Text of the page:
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TU M'

Monochromes Vol.1
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REVIEWS OF
Monochromes Vol.1
  • ON THE BEST RELEASES OF 2009 LISTS OF:
    thesilentballet.com
    headphonecommute.com
    Battiti Radio (Italy)

  • This disc represents the auditory component of a mixed media project from Italian duo Tu M’, who describe Monochromes as “a collection of modular audio and video compositions” which create sound and light vibrations that reverberate around the performance space, resulting in “an atmosphere to be contemplated”. This being an audio-only CD, Tu M’ have in a sense shifted the goalposts somewhat, and the only clue to the visual element you have is the album sleeve, which lifts a still image from the project. Having listened through the disc, it’s actually pretty difficult to imagine how any sort of corresponding video might enhance the experience. These compact, finely worked pieces construct an enveloping ambience in their own right. ‘Monochrome 01’ immediately provokes comparisons to William Basinski with its looped, heavily enshrouded loops and ghostly piano gestures, but there’s a more digital, less gritty feel to this album that sets it apart from that oft-copied sound. Next comes ‘Monochrome 02’ (unsurprisingly enough), which is far less concerned with constructing any explicit melodic presence, instead content to cast sonic shadows for twelve minutes or so – it’s all characterised by a disconcerting intangibility, vaporous and strangely… absent in tone. More overtly musical is the shortest entry here, ‘Monochrome 03’, which unfurls chords that gently swell and fall away like a distant orchestra, only for the final piece to present a more solid block of sound, casting a veil of digital smudges over your ears for a hypnotic half-hour. Abstract and immersive listening from the reassuringly challenging LINE stable.
    (boomkat.com)

  • You can’t say, not anymore at least, that Tu M’ are overproductive. In their early years they had a whole bunch releases (on labels as Headz, Fallt, ERS and Phthalo) but its been a while since I last heard their music. I am not sure how they arrived from the last point to this new point, but the four pieces – ranging from seven to thirty minutes) are fine examples of monochrome sounds. Highly atmospheric, deep, ambient, a bit hissy. Just a simple set of loops set forward to play music. Not unlike the recent Celer or the elsewhere reviewed Yui Onodera & The Beautiful Schizophonic, but Tu M’ seems to play even longer and more stretched. Ambient music with the big A of course. If Brian Eno has artistic children then their names are Tu M’. Here too, nothing new under the sun, but its great late night music.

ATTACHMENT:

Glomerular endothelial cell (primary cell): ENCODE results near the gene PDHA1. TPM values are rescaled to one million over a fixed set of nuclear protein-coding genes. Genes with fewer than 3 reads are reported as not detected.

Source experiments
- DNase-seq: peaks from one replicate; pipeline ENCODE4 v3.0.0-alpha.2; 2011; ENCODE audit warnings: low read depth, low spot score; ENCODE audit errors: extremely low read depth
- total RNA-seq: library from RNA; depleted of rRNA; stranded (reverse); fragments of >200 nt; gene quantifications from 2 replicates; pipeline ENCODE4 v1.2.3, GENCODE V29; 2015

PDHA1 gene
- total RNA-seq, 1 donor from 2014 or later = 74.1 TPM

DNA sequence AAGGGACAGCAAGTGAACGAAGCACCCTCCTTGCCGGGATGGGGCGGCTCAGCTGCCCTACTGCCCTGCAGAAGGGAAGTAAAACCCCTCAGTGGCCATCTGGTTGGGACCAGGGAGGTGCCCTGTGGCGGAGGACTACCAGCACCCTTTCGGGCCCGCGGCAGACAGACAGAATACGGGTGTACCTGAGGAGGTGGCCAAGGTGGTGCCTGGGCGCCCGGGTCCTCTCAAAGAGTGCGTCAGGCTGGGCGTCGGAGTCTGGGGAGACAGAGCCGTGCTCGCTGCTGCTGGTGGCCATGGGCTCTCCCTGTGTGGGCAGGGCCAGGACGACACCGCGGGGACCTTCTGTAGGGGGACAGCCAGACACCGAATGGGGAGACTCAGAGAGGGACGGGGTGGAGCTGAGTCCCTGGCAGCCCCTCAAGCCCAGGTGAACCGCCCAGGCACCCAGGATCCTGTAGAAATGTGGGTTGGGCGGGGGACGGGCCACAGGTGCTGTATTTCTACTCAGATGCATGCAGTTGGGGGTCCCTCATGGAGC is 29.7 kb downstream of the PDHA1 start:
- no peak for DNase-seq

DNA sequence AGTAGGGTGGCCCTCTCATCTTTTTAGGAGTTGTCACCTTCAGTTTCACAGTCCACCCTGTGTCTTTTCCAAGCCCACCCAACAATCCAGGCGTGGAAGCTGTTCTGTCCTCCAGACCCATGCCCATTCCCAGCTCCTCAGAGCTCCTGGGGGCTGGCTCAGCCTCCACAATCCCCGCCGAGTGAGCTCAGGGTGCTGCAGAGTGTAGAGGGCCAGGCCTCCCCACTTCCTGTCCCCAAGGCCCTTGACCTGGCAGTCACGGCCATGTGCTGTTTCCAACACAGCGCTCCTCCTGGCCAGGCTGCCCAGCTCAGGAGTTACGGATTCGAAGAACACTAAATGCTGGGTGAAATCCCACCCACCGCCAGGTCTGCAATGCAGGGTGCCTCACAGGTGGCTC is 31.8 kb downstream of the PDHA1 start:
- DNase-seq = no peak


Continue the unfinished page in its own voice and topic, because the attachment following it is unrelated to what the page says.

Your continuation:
(Vital Weekly, NL)

  • The Jean Cocteau quotation accompanying Monochromes Vol. 1— “A poet always has too many words in his vocabulary, a painter too many colors on his palette, a musician too many notes on his keyboard”—speaks volumes about the refined, minimalist aesthetic Italian multimedia duo TU M’ brings to its latest project. Armed with laptops and mixing boards, Rossano Polidoro and Emiliano Romanelli recorded the release’s four “Monochromes” live on June 11th and July 5th, 2008 at Vico Santa Chiara Studio in Città Sant’Angelo, Italy. As a project, Monochromes constitutes a collection of “modular audio and video compositions for electronic chamber ensemble,” with this sixty-four-minute volume the first in a presumed series. Atmospheric, fragile, and anything but monochromatic, the material is ambient soundscaping of an exceptionally ravishing kind. In the first setting, a gently wavering melody cycles amidst a vaporous mass and muffled percussive accents; in the second, faint, flute-like tones gracefully unfurl like the slow lifting of a veil as a tonal cloud smeared with static swells in volume. In the see-sawing arrangement that follows, soft whistles alternate with lower-pitched exhalations. The least melodic and most reduced of the settings, the fourth “Monochrome” moves like an immense cloud formation across the sky for a full thirty minutes, with speckles of static and crackle popping alongside its billowing tonal mass. Unusual for a piece of this kind, a shift occurs two-thirds of the way through when the mass quietens, allowing celestial tones to assert themselves more audibly. As previously noted in the textura review of the duo’s 2005 Dekorder release, Just One Night, Polidoro and Romanelli named themselves TU M’ after the title of Marcel Duchamp’s last painting and chose Mr. Mutt as the name for their CD-label in homage to the artist too (in 1917, Duchamp, under the name Richard Mutt, submitted his infamous urinal—known commonly as Fountain—as a sculpture in a New York exhibit). But, just as Just One Night evidences little in the way of dada-like mischief, so too is Monochromes Vol. 1 a wholly straight-faced collection . That it documents a more “serious” side of TU M’ doesn’t take anything away from the beauty of the recording’s material.
    (textura.org)

  • L’arte sublime del loop. Che ben conoscono e praticano i pescaresi TU’M, qui al loro rientro dopo un lungo periodo di assenza discografica (ancor più notevole, considerati i prolifici standard del duo). Una programmatica raccolta di composizioni monocrome, tessiture dormienti, interminabili, smagliate fino all’inverosimile. Fluttuanti nella zona quieta del vuoto anecoico che contribuiscono a creare, palpitanti della stessa tremolante malinconia ambient dell’ultimo Stephan Mathieu. (8)